© 2024 KVPR | Valley Public Radio - White Ash Broadcasting, Inc. :: 89.3 Fresno / 89.1 Bakersfield
89.3 Fresno | 89.1 Bakersfield
Play Live Radio
Next Up:
0:00 0:00
Available On Air Stations

Fresno County struggles to find permanent home for state-issued trailers meant for homeless

Travel trailers sit parked on a lot near Sands Motel in Fresno.
Soreath Hok
Travel trailers sit parked at lot near Sands Motel in Fresno in early February 2023.

Fresno County is still working out a plan to utilize travel trailers initially meant to be used as shelter for the county’s unhoused population.

FRESNO, Calif. – As the pandemic began to set in in 2020, hundreds of travel trailers were rushed to California cities and counties to prevent the spread of COVID-19 among homeless populations.

The trailers were part of a $150 million state initiative to fund emergency homelessness actions.

Twenty-eight trailers were first issued to the city of Fresno, then, according to county spokesperson Sonja Dosti, the trailers were eventually signed over to the county, who would take them over as shelter units.

But three years since the trailers made their way to the county — and with the end of the pandemic emergency declared — the county is still searching for a permanent solution.

The trailers were used on and off as emergency shelter at the height of the pandemic, but KVPR learned most of them sat empty for months as advocates pushed for more action on tackling homelessness.

Dosti estimates the homeless population breakdown in Fresno County includes 2,200 unsheltered homeless people and 1,700 sheltered homeless people. At the beginning of this year, Dosti said the county was sheltering over 100 individuals through four shelter locations.

She said the county’s partnership with the Fresno Housing Authority has provided nearly 200 affordable housing units, with 20 more in construction. Fresno Housing Authority properties such as Alegre Commons and The Villages at Paragon and The Villages at Broadway are developed with the Fresno County Department of Behavioral Health.

But having enough housing available has proven to be a stubborn challenge in the county. The trailers were supposed to at least remedy some of that shortage during the pandemic, according to their intended use.

In early January, KVPR counted at least 19 of the trailers sitting in a vacant lot by the Sands Motel – a facility renovated as a temporary homeless shelter near Golden State Boulevard and Highway 99. The county said the trailers had been returned there since July 2022.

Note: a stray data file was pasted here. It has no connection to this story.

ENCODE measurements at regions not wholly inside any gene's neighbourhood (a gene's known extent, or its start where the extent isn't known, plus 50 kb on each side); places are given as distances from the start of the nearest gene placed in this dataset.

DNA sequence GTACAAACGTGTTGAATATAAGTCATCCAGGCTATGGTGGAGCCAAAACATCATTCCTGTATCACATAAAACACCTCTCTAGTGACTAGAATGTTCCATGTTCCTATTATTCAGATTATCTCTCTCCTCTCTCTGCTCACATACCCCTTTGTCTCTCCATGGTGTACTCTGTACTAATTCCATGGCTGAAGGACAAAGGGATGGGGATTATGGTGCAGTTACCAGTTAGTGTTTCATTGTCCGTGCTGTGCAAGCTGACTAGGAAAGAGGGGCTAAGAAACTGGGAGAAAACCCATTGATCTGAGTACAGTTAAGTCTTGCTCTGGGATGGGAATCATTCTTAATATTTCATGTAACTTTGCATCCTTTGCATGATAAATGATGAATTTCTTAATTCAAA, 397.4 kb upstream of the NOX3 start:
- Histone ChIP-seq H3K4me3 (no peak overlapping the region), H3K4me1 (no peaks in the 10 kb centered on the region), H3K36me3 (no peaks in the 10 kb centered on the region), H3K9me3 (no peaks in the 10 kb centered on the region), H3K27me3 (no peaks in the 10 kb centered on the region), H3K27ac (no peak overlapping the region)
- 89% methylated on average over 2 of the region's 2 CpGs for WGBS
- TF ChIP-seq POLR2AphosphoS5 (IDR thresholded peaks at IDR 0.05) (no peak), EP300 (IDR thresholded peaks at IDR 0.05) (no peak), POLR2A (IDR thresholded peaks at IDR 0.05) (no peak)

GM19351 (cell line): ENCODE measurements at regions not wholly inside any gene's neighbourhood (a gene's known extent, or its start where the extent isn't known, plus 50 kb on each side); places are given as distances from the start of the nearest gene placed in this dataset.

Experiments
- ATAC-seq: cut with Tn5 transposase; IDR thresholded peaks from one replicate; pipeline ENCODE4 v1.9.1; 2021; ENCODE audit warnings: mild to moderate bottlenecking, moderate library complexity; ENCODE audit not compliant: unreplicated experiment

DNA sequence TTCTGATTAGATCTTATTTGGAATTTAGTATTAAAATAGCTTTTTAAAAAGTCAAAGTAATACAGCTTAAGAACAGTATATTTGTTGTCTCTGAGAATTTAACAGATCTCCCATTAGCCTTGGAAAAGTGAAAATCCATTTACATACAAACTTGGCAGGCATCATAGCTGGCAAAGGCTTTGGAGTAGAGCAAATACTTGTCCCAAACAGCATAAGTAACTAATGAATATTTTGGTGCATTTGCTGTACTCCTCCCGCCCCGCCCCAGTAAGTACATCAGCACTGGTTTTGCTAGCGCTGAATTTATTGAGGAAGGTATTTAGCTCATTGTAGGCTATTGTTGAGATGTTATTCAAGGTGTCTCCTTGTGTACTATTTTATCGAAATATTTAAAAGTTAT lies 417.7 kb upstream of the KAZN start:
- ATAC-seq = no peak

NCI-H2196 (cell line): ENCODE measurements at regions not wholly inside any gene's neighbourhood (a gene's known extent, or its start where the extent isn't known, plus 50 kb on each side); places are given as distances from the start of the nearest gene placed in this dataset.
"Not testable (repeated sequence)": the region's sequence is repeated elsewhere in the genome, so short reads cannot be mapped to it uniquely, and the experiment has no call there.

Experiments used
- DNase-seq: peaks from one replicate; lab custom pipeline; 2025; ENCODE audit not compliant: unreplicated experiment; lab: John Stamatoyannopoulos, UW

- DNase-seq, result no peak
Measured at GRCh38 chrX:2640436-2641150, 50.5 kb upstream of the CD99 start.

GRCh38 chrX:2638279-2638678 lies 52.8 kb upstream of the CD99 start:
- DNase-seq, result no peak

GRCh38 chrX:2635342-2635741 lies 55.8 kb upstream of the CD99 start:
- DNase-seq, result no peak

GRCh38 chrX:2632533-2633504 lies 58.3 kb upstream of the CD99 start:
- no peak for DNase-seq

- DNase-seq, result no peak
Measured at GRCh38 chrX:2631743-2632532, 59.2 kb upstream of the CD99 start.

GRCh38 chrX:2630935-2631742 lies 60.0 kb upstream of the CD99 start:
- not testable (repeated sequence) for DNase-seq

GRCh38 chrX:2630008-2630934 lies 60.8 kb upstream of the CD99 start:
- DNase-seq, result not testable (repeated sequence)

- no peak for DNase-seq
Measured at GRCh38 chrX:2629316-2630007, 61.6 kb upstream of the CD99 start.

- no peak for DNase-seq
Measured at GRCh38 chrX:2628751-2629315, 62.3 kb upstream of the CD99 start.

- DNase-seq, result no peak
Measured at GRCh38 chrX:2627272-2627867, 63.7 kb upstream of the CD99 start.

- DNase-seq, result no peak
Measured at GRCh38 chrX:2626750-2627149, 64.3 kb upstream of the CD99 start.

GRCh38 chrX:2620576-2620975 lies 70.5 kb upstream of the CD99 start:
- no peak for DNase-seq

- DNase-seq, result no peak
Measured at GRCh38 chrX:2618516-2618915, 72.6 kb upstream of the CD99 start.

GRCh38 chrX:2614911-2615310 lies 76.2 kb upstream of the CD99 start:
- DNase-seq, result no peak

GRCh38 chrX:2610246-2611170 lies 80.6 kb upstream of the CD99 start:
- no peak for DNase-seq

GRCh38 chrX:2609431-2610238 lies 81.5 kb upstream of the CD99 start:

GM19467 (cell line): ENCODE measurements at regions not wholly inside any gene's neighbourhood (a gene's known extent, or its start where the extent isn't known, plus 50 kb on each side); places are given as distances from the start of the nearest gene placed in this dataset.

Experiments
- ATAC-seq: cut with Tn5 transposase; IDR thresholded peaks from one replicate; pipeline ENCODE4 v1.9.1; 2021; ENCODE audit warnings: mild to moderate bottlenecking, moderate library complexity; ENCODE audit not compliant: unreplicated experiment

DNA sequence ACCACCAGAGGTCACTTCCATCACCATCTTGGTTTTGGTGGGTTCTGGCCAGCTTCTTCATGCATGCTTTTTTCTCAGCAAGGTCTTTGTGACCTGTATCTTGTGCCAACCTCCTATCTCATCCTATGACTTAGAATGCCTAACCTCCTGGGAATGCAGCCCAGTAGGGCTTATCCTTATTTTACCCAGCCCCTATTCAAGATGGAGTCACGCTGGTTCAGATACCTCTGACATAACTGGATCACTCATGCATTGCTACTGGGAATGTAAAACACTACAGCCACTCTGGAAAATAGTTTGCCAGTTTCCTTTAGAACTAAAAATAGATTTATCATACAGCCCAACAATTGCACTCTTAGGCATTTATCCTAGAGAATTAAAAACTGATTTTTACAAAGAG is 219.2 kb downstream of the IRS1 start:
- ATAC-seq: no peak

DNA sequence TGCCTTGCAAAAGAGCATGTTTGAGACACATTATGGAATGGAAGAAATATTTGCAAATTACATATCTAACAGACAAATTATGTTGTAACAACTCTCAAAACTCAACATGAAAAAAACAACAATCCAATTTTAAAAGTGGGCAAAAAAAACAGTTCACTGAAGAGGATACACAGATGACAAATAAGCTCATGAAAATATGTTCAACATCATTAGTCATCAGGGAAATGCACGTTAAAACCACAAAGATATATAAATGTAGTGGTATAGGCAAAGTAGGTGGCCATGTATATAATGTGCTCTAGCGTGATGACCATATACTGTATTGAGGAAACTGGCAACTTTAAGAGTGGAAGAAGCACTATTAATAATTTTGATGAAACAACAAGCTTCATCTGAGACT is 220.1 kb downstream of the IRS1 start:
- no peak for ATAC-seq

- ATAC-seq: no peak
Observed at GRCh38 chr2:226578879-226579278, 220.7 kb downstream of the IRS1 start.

In February, the county stated over email most of the trailers were no longer being used for COVID-19 response since early 2022, so 20 trailers were returned to the county to be repurposed as transitional housing.

Today, Fresno County still oversees a total of 24 of the 28 trailers given to them by the state, since three were given to Madera County and one was stolen, according to county administrative officer Paul Nerland.

Of the trailers overseen by Fresno County, 17 are parked at the Fresno Fairgrounds as shelter units for displaced flood victims, four are in the hands of RH Community Builders – a Fresno-based homeless services and affordable housing developer – two are with the Fresno Mission and one is placed at Poverello House.

Shifting priorities for trailers

RH Community Builders operates the Sands Motel and was helping store the trailers on the property until they could be utilized. Last year, after Fresno County designated RH Community Builders to run the trailer program, the county allocated $1 million in American Rescue Plan Act funds for the project. But the path forward was still unclear.

The problem was neither the county nor the city could agree on a plan to actually operate the trailers for homeless housing.

“There were numerous locations that we looked at, and it was clear that we were not able to find a location where we could have support from the city,” Fresno County Supervisor Nathan Magsig said during a board meeting earlier this month – one year after the funds had been allocated.

At the same board meeting, county supervisors voted to reallocate the $1 million for the trailers project to renovations at the commercial kitchen for Poverello House instead.

The county’s original plan for the trailers was to operate them in a single location as temporary shelter units for unhoused people.

But the trailers needed to be near a facility that could offer social services to the residents. They also needed to be hooked up to utilities like water, power and sewer.

Magsig said in February the county expected the city would help secure a location for the trailers.

Fresno Council Member Miguel Arias later said the locations the county proposed were not properly zoned for housing and placing them in inadequate areas for housing would violate zoning rules.

At the Sands Motel lot, the Bullet and Springdale model travel trailers sat parked side by side for months. On the outside, they appeared in good condition.

The makers of the trailers advertise these trailers as RV campers. Each trailer allows for at least four people to sleep inside, complete with a kitchen, bathroom and shower.

The county plans to assess the current condition of the trailers, which officials also say have a limited shelf life and are not sustainable for long term housing.